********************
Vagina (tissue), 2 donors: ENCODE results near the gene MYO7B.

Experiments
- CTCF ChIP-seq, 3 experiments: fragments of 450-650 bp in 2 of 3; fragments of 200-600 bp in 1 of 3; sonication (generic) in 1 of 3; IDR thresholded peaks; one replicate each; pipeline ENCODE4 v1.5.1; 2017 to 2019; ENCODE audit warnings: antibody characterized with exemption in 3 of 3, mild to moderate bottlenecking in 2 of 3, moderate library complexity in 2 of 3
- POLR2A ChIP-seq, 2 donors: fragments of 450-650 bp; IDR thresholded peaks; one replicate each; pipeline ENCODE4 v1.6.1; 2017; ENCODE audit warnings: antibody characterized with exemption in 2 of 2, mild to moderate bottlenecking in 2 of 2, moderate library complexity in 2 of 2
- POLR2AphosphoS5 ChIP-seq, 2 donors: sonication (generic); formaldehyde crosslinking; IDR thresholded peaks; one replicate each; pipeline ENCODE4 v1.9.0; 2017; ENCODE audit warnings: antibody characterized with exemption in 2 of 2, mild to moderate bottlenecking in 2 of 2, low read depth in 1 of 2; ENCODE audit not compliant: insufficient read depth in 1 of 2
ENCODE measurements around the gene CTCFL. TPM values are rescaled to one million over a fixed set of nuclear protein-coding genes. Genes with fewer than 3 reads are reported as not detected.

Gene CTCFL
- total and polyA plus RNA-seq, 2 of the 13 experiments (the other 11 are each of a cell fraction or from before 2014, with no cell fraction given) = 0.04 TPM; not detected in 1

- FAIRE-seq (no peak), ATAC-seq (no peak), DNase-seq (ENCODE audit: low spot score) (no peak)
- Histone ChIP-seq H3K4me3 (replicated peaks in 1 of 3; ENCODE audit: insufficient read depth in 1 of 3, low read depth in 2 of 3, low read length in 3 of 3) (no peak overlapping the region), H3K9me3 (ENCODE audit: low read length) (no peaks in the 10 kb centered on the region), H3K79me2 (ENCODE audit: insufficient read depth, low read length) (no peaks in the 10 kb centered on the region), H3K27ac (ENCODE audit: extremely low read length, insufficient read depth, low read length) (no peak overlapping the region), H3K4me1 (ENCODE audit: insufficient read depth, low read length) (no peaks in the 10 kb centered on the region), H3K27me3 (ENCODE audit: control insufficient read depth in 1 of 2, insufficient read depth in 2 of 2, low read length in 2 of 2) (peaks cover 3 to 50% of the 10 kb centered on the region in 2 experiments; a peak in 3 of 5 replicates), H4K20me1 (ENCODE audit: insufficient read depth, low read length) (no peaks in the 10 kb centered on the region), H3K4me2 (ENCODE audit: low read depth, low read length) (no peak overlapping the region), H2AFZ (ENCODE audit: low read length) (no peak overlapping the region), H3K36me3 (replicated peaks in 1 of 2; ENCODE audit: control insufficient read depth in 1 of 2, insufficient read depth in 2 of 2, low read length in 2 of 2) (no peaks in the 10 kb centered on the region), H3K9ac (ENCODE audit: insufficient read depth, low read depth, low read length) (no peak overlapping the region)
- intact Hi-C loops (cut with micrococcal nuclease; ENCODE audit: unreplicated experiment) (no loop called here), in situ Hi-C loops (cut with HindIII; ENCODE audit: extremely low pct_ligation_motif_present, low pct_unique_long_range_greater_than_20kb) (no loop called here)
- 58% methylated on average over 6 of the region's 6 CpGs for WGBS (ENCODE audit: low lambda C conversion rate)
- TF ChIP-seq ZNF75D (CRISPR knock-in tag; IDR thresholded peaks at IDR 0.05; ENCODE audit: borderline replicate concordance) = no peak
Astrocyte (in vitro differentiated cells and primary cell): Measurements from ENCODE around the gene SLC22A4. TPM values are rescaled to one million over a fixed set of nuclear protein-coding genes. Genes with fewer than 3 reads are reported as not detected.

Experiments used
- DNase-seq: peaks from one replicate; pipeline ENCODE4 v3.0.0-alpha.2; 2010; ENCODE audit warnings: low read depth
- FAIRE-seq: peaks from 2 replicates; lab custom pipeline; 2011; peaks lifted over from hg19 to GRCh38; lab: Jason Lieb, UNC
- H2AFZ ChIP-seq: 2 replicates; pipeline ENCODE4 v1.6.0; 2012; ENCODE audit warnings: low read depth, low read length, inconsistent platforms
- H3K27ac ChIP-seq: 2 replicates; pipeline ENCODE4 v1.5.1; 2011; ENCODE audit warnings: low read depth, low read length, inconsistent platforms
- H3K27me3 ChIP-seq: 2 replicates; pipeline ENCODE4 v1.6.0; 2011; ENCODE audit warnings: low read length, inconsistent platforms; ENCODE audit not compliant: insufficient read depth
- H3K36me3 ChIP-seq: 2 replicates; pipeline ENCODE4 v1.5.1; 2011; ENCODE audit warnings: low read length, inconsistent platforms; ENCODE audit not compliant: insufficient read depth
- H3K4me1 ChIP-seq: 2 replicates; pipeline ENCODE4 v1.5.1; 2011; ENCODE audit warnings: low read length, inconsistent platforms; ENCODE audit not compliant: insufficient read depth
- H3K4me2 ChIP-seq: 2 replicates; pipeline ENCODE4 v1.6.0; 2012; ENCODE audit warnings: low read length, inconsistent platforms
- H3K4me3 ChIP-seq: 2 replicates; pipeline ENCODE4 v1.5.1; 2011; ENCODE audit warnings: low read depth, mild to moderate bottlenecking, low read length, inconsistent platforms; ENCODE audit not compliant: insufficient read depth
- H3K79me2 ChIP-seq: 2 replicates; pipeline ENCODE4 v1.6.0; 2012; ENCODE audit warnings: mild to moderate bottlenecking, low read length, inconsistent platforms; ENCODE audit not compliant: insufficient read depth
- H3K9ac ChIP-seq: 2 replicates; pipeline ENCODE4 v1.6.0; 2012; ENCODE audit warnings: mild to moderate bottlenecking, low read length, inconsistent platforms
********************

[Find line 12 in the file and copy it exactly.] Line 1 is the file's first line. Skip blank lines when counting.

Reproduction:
- 58% methylated on average over 6 of the region's 6 CpGs for WGBS (ENCODE audit: low lambda C conversion rate)